The difference is important, as Bradley J. Birzer explains over at The Imaginative Conservative: Americana Res Publica: No Revolution. As Birzer writes:
[T]he Republic was neither purely a commercial nor libertarian one. Indeed, the American founders crafted not a commercial republic, but a virtuous republic, allowing for commerce and liberty to serve as a means by which man could use each of his gifts wisely and for the common good (the good thing; the res publica).
While not all of the founders belonged to orthodox Christian denominations or even subscribed to Jewish or Christian orthodoxy, they each accepted most of what the Judeo-Christian context and heritage had bequeathed to them.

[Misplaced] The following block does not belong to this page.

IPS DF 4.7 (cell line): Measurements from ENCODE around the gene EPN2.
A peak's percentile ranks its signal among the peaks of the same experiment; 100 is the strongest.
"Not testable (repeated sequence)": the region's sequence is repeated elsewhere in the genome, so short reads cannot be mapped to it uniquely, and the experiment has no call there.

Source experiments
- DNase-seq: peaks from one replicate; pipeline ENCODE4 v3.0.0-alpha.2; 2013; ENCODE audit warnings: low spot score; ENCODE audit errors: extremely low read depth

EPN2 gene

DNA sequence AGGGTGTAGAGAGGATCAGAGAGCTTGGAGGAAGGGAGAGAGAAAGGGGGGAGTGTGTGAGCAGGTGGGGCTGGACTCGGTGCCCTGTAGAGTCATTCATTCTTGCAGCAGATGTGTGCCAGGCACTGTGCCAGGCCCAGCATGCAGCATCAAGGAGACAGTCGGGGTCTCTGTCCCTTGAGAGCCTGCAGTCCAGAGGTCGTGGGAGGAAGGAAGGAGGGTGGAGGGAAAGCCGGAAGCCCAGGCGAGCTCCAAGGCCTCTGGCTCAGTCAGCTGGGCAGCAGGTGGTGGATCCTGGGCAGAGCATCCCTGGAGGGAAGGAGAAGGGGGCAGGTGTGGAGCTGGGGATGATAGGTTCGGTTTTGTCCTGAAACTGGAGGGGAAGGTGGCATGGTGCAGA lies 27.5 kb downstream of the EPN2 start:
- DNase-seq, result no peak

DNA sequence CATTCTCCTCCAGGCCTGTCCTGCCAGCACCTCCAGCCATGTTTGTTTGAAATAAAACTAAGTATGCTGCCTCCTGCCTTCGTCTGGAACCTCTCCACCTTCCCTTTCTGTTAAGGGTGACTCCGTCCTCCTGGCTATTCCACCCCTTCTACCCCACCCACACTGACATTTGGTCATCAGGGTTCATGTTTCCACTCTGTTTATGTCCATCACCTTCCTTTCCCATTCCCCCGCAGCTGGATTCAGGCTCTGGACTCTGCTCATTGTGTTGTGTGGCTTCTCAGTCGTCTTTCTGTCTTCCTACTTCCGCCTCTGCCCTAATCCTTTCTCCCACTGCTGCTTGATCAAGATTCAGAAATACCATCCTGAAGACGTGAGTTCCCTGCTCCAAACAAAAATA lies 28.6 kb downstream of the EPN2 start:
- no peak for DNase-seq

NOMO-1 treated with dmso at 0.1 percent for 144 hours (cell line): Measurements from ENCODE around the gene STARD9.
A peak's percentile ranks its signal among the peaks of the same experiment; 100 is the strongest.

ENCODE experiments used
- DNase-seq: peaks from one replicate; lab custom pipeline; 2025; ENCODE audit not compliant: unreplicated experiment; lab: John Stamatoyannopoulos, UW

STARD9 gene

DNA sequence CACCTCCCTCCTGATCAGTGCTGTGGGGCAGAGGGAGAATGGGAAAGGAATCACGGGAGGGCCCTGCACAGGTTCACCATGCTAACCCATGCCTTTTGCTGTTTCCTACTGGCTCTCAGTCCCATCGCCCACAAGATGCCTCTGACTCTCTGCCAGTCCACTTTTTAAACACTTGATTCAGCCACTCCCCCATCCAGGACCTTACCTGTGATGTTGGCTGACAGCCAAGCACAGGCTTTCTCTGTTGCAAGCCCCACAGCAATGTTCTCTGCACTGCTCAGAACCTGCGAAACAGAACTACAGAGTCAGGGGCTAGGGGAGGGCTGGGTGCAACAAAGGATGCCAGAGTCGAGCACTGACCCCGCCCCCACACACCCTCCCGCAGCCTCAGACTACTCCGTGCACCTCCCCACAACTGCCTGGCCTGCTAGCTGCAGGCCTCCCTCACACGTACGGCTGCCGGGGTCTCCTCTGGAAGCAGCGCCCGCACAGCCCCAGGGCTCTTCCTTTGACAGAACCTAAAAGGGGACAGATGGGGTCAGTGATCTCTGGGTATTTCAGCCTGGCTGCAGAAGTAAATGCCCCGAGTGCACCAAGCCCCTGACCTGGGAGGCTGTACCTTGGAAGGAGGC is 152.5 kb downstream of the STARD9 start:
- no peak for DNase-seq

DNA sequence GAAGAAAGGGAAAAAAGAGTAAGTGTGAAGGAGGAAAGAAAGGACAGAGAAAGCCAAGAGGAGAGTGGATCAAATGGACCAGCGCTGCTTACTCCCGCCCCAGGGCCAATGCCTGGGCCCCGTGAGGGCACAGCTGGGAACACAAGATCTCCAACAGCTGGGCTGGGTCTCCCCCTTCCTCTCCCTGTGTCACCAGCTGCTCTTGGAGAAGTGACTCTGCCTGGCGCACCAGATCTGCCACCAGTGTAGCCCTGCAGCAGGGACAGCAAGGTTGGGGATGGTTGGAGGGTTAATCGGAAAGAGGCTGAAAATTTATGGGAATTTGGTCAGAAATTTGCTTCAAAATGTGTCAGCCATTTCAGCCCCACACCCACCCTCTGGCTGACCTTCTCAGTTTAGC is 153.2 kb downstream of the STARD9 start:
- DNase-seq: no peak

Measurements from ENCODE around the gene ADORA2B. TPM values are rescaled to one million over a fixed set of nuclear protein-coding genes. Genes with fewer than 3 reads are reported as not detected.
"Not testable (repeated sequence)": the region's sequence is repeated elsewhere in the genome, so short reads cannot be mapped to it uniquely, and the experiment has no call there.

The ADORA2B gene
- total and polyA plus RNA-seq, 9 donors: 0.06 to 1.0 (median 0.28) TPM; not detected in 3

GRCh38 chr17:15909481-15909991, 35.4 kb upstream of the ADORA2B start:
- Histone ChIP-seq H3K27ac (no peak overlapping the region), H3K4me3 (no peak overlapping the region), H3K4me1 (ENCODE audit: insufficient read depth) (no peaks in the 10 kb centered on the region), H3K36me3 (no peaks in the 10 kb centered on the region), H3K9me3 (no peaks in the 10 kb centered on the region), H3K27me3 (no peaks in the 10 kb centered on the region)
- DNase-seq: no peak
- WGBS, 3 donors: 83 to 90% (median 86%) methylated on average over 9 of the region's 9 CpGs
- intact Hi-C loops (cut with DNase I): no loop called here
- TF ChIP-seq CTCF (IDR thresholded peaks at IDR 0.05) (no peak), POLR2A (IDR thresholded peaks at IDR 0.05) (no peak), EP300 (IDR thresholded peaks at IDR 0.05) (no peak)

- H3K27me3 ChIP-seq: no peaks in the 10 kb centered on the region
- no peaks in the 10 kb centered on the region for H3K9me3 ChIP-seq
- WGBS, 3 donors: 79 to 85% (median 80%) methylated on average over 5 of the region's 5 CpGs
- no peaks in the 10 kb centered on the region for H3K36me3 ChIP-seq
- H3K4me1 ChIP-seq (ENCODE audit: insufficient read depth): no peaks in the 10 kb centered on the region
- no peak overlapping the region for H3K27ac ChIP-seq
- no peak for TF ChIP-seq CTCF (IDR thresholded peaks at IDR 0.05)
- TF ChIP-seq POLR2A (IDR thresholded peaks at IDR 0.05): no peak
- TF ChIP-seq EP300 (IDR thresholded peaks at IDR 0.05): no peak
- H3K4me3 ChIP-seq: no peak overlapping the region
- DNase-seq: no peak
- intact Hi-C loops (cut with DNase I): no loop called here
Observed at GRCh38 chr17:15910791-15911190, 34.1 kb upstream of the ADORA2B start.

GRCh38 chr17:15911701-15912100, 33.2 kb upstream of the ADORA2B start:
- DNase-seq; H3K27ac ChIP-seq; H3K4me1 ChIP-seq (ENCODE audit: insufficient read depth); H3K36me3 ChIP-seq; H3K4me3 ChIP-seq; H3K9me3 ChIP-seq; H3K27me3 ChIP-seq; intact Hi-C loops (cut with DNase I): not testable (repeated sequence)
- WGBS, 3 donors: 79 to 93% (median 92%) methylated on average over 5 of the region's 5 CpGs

Their understanding of liberty was not the collectivist or primivist liberty of Rousseau or the atheistic and abstract liberty of Locke, but the liberty of St. Paul as described in his letter to the Galatian Christian community, the freedom to do what one ought to do.
For most patriots, one could find the best definition of liberty in the prophetic writings of Micah (4:4), as our own John Willson has reminded us many times. “But they shall sit every man under his vine and fig tree, and none shall make them afraid,” the Jewish prophet had written.The distinction between a democracy and a republic has been lost on most of us in the modern period. It would be salutary if we could recover the idea of republicanism (with a small "r") that motivated most of our Founders.